Remainder operator vs. modulo operator (with JavaScript code)

[2019-08-05] dev

You may have read that JavaScript’s % operator is a remainder operator, not a modulo operator. This blog post explains what that means.

Overview: two operators  #

Let’s assume there are two operators that are very similar:

• The remainder operator rem
• The modulo operator mod

If both operands have the same signs, then the operators produce the same results:

> 5 rem 3
2
> 5 mod 3
2

> -5 rem -3
-2
> -5 mod -3
-2

If, however, they have different signs, then the result of rem has the same sign as the first operand, while the result of mod has the same sign as the second operand:

> -5 rem 3
-2
> -5 mod 3
1

> 5 rem -3
2
> 5 mod -3
-1

Why is that? Read on.

The remainder operator rem#

We’ll first take a closer look at the rem operator:

dividend rem divisor

In order to compute the remainder, we use the following two equations:

dividend = divisor * quotient + remainder
|remainder| < |divisor|

dividend, divisor, quotient, and remainder are all integers (for the sake of this blog post).

In order to compute the remainder we must find the quotient:

remainder = dividend - divisor * quotient

And we do so by dividing the dividend by the divisor. Math.trunc() ensures that the resulting quotient is an integer.

Example 1: 5 rem 3 === 2

const dividend = 5;
const divisor = 3;
const quotient = Math.trunc(dividend / divisor);
assert.equal(quotient, 1);

Example 2: -5 rem 3 === -2

const dividend = -5;
const divisor = 3;
const quotient = Math.trunc(dividend / divisor);
assert.equal(quotient, -1);

The modulo operator mod#

The modulo operator is based on the same equations, but it uses Math.floor() to compute quotients:

• If both dividend and divisor are positive, the modulo operator produces the same results as the remainder operator (example 3).
• If, however, dividend and divisor have different signs, then the results are different (example 4).

The reason for that is that Math.trunc() and Math.floor() produce the same results for positive numbers, but different results for negative numbers.

Example 3: 5 mod 3 === 2 (dividend is 5, divisor is 3)

const dividend = 5;
const divisor = 3;
const quotient = Math.floor(dividend / divisor);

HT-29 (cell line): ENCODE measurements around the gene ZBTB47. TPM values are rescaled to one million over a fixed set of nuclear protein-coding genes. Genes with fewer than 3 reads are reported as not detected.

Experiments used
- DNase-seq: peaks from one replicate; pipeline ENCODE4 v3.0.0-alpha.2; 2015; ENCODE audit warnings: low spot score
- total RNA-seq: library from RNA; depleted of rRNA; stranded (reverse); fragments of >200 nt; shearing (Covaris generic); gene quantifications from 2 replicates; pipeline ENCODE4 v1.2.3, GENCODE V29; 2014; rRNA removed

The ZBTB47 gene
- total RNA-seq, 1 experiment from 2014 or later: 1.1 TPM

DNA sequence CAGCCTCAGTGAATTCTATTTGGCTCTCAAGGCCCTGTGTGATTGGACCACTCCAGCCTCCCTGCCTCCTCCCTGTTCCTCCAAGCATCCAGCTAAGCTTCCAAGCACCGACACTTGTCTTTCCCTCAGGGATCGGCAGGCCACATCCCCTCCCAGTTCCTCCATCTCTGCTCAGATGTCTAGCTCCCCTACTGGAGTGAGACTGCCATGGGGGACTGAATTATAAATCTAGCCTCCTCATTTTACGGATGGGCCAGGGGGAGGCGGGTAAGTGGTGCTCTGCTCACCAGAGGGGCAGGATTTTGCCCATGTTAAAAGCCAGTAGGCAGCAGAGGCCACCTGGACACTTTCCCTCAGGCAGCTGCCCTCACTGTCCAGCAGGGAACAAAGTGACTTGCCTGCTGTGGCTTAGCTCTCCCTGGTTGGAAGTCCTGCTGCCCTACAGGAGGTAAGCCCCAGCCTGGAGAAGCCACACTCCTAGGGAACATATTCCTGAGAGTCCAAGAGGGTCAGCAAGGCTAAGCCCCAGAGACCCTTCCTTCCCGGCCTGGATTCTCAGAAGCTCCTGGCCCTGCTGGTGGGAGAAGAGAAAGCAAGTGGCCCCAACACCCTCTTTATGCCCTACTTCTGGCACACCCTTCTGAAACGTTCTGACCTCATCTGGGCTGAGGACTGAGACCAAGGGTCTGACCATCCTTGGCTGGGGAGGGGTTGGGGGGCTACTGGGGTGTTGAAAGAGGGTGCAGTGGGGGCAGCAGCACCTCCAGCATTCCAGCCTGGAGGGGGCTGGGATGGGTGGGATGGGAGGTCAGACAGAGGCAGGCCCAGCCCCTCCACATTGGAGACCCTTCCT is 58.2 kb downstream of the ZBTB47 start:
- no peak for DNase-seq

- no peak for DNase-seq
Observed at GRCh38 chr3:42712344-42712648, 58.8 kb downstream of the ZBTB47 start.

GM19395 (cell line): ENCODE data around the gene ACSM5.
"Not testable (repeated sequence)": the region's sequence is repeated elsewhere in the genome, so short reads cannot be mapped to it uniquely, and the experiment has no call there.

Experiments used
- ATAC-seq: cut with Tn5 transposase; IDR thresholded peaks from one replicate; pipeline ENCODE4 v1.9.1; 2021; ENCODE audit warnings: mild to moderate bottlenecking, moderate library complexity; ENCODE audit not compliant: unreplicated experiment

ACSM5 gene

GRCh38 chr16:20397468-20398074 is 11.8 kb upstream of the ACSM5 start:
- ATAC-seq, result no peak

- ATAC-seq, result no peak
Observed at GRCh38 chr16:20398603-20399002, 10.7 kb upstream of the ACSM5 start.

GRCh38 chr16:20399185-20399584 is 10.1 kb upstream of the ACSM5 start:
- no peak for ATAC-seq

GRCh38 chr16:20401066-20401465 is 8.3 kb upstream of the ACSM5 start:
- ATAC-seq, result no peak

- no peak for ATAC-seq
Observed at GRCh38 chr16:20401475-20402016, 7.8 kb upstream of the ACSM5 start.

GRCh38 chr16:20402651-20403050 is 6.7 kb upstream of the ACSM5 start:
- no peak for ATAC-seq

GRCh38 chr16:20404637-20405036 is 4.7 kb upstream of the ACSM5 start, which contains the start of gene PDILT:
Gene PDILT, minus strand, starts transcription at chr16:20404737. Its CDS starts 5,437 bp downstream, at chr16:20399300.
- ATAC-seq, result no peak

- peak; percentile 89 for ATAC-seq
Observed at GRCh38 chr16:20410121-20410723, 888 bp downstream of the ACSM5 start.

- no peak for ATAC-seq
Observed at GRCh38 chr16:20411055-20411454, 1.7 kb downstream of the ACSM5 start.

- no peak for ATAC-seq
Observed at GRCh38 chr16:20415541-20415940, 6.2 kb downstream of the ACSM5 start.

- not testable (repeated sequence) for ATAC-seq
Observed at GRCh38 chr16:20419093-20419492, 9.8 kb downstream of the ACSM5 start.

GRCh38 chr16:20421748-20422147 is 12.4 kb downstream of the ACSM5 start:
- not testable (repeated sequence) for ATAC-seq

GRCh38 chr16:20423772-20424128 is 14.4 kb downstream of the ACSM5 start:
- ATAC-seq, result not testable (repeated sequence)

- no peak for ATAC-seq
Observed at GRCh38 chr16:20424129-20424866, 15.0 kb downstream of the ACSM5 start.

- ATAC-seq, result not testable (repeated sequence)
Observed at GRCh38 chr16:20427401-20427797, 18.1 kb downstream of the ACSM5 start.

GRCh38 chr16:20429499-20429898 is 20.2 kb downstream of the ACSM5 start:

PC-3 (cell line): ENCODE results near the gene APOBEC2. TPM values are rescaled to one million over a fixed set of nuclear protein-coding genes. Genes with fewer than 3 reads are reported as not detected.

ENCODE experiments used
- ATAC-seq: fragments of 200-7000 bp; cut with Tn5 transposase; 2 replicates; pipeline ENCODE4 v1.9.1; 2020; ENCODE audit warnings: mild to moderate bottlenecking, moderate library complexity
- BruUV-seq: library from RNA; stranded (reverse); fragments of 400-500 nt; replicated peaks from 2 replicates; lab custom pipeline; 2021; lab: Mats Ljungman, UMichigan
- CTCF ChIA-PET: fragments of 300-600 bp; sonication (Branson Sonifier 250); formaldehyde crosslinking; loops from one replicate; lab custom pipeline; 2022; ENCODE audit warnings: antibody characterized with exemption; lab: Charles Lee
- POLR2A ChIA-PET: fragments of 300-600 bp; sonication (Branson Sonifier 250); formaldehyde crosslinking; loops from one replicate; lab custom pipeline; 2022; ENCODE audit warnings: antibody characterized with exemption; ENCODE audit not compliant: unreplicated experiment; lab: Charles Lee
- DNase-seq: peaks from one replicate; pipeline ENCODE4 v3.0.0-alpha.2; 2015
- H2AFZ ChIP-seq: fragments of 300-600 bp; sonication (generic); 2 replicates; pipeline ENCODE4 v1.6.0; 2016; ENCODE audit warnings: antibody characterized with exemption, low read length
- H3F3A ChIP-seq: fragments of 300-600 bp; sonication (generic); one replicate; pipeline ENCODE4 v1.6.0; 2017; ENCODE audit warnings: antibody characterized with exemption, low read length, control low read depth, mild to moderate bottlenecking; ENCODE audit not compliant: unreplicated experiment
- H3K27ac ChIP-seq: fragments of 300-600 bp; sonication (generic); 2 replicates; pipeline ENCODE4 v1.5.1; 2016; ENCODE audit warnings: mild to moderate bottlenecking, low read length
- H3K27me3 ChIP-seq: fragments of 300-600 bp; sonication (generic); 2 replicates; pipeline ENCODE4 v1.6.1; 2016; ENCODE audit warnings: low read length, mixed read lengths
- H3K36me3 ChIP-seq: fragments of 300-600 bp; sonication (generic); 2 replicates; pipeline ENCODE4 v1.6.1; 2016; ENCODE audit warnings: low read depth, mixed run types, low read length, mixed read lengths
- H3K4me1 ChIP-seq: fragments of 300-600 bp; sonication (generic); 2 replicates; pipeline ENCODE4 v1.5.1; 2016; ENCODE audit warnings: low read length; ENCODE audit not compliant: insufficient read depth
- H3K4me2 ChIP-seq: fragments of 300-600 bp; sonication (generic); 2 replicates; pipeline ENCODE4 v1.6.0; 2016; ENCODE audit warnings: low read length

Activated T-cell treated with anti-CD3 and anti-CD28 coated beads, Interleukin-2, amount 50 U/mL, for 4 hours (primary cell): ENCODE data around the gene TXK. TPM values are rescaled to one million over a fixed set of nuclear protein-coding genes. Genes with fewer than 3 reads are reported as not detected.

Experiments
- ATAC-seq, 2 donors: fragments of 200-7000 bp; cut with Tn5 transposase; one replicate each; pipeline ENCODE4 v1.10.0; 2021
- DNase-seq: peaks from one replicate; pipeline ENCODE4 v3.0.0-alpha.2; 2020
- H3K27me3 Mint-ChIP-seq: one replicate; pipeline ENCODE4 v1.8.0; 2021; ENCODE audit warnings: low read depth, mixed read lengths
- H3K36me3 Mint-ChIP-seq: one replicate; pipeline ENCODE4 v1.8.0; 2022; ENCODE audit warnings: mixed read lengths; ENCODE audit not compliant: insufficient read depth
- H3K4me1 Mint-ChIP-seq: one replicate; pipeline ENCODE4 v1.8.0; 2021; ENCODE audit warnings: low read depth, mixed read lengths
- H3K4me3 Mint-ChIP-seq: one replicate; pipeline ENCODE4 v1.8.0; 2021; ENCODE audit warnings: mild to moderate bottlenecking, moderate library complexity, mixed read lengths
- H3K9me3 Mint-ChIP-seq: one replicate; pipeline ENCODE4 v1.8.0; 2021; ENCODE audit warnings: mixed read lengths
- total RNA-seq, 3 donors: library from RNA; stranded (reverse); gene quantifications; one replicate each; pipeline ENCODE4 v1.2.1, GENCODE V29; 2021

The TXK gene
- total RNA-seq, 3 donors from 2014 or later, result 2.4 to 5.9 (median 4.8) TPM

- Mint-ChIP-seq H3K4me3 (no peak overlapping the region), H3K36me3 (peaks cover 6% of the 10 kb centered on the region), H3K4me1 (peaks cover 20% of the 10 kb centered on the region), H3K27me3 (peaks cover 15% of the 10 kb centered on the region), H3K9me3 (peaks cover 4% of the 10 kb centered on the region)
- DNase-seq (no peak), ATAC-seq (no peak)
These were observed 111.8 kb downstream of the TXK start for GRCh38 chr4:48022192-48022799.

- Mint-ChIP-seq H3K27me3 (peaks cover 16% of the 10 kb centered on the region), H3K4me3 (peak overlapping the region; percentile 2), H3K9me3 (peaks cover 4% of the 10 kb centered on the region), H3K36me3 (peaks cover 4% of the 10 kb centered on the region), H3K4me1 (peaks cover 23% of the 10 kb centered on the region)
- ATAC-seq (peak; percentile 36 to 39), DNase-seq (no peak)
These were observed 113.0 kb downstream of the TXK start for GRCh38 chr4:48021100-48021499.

assert.equal(quotient, 1);

Example 4: -5 mod 3 === 1 (dividend is −5, divisor is 3)

const dividend = -5;
const divisor = 3;
const quotient = Math.floor(dividend / divisor);
assert.equal(quotient, -2);

An intuitive explanation of modulo  #

Modulo can also be viewed as an operation that maps an arbitrary number into a given range – for example:

x mod 3

maps x into the range

[0,3) = {0,1,2}

That is, zero is included, 3 is excluded.

If x is already inside the range, performing the mapping is simple:

> 0 mod 3
0
> 2 mod 3
2

If x is greater than or equal to the upper boundary of the range, then the upper boundary is subtracted from x until it fits into the range:

> 4 mod 3
1
> 7 mod 3
1

That means we are getting the following mapping for non-negative integers:

0 1 2 3 4 5 6 7
0 1 2 0 1 2 0 1

This is how the mapping is extended so that it also covers negative integers:

-7 -6 -5 -4 -3 -2 -1  0  1  2  3  4  5  6  7
2  0  1  2  0  1  2  0  1  2  0  1  2  0  1
> -1 mod 3
2
> -3 mod 3
0
> -4 mod 3
2

x rem 3 maps x as follows:

-7 -6 -5 -4 -3 -2 -1  0  1  2  3  4  5  6  7
-1  0 -2 -1  0 -2 -1  0  1  2  0  1  2  0  1

Negative right-hand side  #

x mod -3 maps x to the range (-3, 0]

-7 -6 -5 -4 -3 -2 -1  0  1  2  3  4  5  6  7
-1  0 -2 -1  0 -2 -1  0 -2 -1  0 -2 -1  0 -2

x rem -3 has the following mapping (the same as x rem 3):

-7 -6 -5 -4 -3 -2 -1  0  1  2  3  4  5  6  7
-1  0 -2 -1  0 -2 -1  0  1  2  0  1  2  0  1

Uses of the modulo operation in JavaScript  #

The ECMAScript specification uses modulo several times – for example:

• To convert the operands of the >>> operator to unsigned 32-bit integers (via x mod 2**32):

> 2**32 >>> 0
0
> (2**32)+1 >>> 0
1
> (-1 >>> 0) === (2**32)-1
true

• To convert arbitrary numbers so that they fit into Typed Arrays. For example, x mod 2**8 is used to convert numbers to unsigned 8-bit integers (after first converting them to integers):

const tarr = new Uint8Array(1);

tarr = 256;
assert.equal(tarr, 0);

tarr = 257;
assert.equal(tarr, 1);

Conclusions and further reading  #

Which of rem and mod is supported and how depends on the programming language:

• JavaScript‘s % operator is a remainder operator.
• Python’s % operator is a modulo operator.

If you want to read more about remainder and modulo: